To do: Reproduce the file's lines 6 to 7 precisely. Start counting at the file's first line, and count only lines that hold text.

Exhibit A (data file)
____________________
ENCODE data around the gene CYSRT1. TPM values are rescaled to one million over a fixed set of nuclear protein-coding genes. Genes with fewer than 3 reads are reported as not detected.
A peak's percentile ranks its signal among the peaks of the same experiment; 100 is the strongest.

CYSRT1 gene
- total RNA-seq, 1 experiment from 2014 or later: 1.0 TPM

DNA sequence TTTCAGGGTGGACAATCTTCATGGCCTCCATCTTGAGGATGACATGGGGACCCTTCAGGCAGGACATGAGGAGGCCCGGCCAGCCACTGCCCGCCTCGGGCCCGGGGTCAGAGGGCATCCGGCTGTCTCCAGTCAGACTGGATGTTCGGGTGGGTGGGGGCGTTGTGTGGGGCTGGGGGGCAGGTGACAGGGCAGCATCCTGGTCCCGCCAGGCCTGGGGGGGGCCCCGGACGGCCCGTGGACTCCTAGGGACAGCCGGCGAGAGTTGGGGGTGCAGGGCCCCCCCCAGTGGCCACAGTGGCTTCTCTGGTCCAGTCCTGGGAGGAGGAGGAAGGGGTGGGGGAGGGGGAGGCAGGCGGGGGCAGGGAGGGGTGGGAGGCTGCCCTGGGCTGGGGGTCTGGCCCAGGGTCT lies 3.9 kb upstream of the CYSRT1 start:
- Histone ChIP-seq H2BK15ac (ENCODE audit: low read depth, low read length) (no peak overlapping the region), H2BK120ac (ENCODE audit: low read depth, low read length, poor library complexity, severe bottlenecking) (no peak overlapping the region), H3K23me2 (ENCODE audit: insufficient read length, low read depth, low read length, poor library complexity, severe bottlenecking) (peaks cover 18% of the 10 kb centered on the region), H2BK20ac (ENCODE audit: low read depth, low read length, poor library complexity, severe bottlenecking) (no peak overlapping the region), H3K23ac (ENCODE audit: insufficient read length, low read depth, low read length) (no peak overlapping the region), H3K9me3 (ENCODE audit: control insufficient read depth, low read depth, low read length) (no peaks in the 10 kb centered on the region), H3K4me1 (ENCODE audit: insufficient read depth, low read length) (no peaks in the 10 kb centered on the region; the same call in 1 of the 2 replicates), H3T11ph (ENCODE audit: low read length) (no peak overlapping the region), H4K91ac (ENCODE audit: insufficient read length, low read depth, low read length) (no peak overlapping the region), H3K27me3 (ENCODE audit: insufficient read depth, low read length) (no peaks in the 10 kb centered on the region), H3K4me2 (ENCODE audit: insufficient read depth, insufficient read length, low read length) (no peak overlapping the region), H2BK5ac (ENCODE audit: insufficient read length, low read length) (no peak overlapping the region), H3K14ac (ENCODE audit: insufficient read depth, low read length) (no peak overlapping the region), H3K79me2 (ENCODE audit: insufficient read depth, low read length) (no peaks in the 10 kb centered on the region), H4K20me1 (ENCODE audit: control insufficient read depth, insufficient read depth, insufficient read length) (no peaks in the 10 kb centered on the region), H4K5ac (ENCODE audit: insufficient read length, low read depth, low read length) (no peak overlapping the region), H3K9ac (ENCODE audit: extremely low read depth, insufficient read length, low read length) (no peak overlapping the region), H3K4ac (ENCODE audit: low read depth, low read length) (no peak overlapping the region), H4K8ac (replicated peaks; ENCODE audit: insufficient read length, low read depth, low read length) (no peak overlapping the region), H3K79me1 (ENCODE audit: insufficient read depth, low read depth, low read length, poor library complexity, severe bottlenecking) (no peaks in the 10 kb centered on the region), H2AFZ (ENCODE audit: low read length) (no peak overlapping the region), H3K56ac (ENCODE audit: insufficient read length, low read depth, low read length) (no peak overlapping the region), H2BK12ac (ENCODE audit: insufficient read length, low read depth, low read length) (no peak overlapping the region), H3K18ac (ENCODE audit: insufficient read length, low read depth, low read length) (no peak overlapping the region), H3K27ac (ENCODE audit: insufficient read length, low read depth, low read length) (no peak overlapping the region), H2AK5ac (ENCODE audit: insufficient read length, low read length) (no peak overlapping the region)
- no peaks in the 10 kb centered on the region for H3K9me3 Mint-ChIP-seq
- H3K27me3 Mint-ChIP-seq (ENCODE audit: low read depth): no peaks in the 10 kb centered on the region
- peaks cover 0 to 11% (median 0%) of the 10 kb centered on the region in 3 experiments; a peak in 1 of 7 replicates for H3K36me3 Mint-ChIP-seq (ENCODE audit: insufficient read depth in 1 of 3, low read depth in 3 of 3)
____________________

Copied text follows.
- Histone ChIP-seq H2BK15ac (ENCODE audit: low read depth, low read length) (no peak overlapping the region), H2BK120ac (ENCODE audit: low read depth, low read length, poor library complexity, severe bottlenecking) (no peak overlapping the region), H3K23me2 (ENCODE audit: insufficient read length, low read depth, low read length, poor library complexity, severe bottlenecking) (peaks cover 18% of the 10 kb centered on the region), H2BK20ac (ENCODE audit: low read depth, low read length, poor library complexity, severe bottlenecking) (no peak overlapping the region), H3K23ac (ENCODE audit: insufficient read length, low read depth, low read length) (no peak overlapping the region), H3K9me3 (ENCODE audit: control insufficient read depth, low read depth, low read length) (no peaks in the 10 kb centered on the region), H3K4me1 (ENCODE audit: insufficient read depth, low read length) (no peaks in the 10 kb centered on the region; the same call in 1 of the 2 replicates), H3T11ph (ENCODE audit: low read length) (no peak overlapping the region), H4K91ac (ENCODE audit: insufficient read length, low read depth, low read length) (no peak overlapping the region), H3K27me3 (ENCODE audit: insufficient read depth, low read length) (no peaks in the 10 kb centered on the region), H3K4me2 (ENCODE audit: insufficient read depth, insufficient read length, low read length) (no peak overlapping the region), H2BK5ac (ENCODE audit: insufficient read length, low read length) (no peak overlapping the region), H3K14ac (ENCODE audit: insufficient read depth, low read length) (no peak overlapping the region), H3K79me2 (ENCODE audit: insufficient read depth, low read length) (no peaks in the 10 kb centered on the region), H4K20me1 (ENCODE audit: control insufficient read depth, insufficient read depth, insufficient read length) (no peaks in the 10 kb centered on the region), H4K5ac (ENCODE audit: insufficient read length, low read depth, low read length) (no peak overlapping the region), H3K9ac (ENCODE audit: extremely low read depth, insufficient read length, low read length) (no peak overlapping the region), H3K4ac (ENCODE audit: low read depth, low read length) (no peak overlapping the region), H4K8ac (replicated peaks; ENCODE audit: insufficient read length, low read depth, low read length) (no peak overlapping the region), H3K79me1 (ENCODE audit: insufficient read depth, low read depth, low read length, poor library complexity, severe bottlenecking) (no peaks in the 10 kb centered on the region), H2AFZ (ENCODE audit: low read length) (no peak overlapping the region), H3K56ac (ENCODE audit: insufficient read length, low read depth, low read length) (no peak overlapping the region), H2BK12ac (ENCODE audit: insufficient read length, low read depth, low read length) (no peak overlapping the region), H3K18ac (ENCODE audit: insufficient read length, low read depth, low read length) (no peak overlapping the region), H3K27ac (ENCODE audit: insufficient read length, low read depth, low read length) (no peak overlapping the region), H2AK5ac (ENCODE audit: insufficient read length, low read length) (no peak overlapping the region)
- no peaks in the 10 kb centered on the region for H3K9me3 Mint-ChIP-seq